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Michael Mastro, Amy Hohn and Peter Scolari

Credit: T. Charles Erickson

News

Rip-roaring Hilarious:"Fox and the Fairway' opens at George Street Playhouse

Written by
CHARLES PAOLINO for My Central Jersey

NEW BRUNSWICK — There is a scene in Ken Ludwig's farce "The Fox on the Fairway" that symbolizes the spirit of the whole play.

It's a hectic minute or so in which the characters race around the set in a faux state of chaos, tossing a "valuable" vase from one to the other while the audience holds its collective breath. It's the kind of risk only confident performers would take on — drop that vase and the thud would be deafening — and it's the kind of execution only highly disciplined performers can pull off.

The cast of the George Street Playhouse production of Ludwig's play, under the direction of David Saint, has the confidence and the discipline, and that makes the difference — so important in farce — between silly and rip-roaring hilarious.

The story takes place at the Quail Valley Country Club which annually competes in a tournament against its rival, the Crouching Squirrel Club. Quail Valley has made a habit of losing these tournaments and stands to lose one more since its best player has recently switched to Crouching Squirrel. Quail Valley director Henry Bingham, played by TV and stage veteran Peter Scolari, slips in his new assistant, Justin (Reggie Gowland), as a ringer after learning that Justin swings a mean club — when he's emotionally placid.

Bingham's exorbitant wager with rival club manager Dickie Bell (Michael Mastro) and a speed bump in Justin's love life stir up the whirlwind that envelops everyone involved. The story is told with all the exits and entrances and double entendres and tangled relationships that are essential to farce.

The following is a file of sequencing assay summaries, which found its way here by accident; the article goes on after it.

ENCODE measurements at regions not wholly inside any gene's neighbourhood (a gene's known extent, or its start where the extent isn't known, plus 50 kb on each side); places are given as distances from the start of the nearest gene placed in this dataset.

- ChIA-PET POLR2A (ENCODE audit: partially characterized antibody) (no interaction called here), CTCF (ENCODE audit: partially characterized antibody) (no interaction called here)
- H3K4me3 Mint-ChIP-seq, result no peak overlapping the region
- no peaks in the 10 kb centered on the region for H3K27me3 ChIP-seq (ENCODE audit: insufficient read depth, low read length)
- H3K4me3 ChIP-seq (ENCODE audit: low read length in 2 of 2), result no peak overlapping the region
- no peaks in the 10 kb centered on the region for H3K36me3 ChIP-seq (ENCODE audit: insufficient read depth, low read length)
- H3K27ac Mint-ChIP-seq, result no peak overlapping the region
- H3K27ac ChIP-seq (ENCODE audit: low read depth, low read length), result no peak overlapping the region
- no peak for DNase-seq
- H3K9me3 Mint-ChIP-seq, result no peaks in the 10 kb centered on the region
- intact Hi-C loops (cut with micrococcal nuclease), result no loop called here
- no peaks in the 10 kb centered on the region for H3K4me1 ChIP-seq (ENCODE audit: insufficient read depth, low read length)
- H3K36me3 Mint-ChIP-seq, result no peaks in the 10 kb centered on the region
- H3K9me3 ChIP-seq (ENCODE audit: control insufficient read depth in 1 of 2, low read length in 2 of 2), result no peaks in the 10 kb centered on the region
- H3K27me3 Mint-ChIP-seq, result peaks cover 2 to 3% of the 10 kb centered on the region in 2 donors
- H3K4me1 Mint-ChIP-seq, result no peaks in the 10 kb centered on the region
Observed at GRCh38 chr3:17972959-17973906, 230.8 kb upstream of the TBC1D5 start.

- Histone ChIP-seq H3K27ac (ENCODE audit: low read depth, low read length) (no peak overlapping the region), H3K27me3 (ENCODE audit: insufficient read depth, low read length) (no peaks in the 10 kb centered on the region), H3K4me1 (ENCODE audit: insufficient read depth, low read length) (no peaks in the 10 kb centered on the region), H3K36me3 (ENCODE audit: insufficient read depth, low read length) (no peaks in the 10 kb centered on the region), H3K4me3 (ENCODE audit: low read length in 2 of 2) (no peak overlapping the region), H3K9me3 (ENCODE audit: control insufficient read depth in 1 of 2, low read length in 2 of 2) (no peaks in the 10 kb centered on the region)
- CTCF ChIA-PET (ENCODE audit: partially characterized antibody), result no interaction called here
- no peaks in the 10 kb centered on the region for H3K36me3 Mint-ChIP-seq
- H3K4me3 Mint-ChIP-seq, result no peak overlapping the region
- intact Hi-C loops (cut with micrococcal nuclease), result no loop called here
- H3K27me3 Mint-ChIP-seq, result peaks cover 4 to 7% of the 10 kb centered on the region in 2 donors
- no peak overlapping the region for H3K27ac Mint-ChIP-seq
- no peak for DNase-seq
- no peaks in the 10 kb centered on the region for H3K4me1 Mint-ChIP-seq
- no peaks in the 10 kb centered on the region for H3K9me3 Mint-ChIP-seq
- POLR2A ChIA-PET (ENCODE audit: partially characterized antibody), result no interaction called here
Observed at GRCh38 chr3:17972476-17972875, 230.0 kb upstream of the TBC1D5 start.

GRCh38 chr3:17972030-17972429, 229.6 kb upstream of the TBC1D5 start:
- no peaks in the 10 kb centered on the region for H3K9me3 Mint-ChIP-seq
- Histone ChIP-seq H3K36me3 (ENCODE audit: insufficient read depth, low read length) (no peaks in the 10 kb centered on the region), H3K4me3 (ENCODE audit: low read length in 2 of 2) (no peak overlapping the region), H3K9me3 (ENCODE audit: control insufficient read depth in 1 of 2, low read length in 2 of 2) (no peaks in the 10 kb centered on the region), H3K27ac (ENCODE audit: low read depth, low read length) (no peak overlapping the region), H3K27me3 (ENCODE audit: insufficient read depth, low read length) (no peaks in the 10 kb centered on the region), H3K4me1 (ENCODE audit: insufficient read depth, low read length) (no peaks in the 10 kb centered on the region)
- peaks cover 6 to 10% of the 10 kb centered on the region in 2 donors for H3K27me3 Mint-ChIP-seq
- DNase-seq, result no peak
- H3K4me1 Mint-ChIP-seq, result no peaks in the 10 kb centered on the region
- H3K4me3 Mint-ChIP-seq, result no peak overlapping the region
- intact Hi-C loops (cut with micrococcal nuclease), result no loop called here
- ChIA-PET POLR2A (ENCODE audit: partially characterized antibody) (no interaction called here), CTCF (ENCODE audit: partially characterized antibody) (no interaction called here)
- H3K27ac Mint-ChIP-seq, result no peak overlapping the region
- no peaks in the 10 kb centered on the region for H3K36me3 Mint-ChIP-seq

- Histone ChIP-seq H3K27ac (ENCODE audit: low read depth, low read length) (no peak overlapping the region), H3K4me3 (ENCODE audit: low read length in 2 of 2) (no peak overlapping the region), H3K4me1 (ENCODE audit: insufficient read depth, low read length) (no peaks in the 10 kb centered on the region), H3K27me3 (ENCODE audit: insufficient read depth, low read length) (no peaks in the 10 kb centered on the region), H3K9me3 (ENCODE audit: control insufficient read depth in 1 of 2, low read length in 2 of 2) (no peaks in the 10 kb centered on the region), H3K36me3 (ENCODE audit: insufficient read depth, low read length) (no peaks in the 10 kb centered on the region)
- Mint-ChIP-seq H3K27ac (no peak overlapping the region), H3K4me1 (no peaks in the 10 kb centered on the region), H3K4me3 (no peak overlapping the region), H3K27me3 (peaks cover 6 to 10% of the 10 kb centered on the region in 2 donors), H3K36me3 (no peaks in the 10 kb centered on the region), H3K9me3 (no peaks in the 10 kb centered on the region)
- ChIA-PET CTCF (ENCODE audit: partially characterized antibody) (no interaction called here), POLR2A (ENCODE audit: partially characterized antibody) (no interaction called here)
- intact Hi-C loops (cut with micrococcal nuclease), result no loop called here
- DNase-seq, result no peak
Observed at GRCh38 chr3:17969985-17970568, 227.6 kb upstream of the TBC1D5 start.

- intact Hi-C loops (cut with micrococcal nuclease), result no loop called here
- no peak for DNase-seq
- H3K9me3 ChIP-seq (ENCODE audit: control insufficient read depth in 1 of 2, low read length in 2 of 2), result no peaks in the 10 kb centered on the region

Scolari plays Bingham as a woebegone but likable bungler that the audience can hardly help rooting for. Mastro — who directed "The Subject Was Roses" at George Street this season — makes the sartorially hopeless, self-absorbed, teasing Dickie Bell into a truly comical antagonist. Gowland is adorable as the gawky, love-struck young golfer, and Lisa McCormick is a giddy, perpetual-motion knockout as Justin's fiancee, Louise. Amy Hohn is endearing as the earthy, boozy Pamela Peabody, a Quail Valley board member, who was a childhood friend of Bingham, with whom she shared one date — but a memorable one, as it turns out. And Mary Testa, who appeared at George Street in Ludwig's popular farce "Lend Me a Tenor," is a stitch as Muriel Bingham, Henry's battleship of a wife.

David Saint and this ensemble have fine-tuned a combination of rapid-fire dialogue and strenuous physicality into a comedy that dares the audience to catch its breath. The actors have thrown themselves into this show with no sign of caution, and the result is farce raised to an art.

"The Fox on the Fairway" is played on a set by the masterful Michael Anania, who captures the comfortable, self-assured ambience of a country club taproom that contrasts nicely with the mayhem taking place within its walls.

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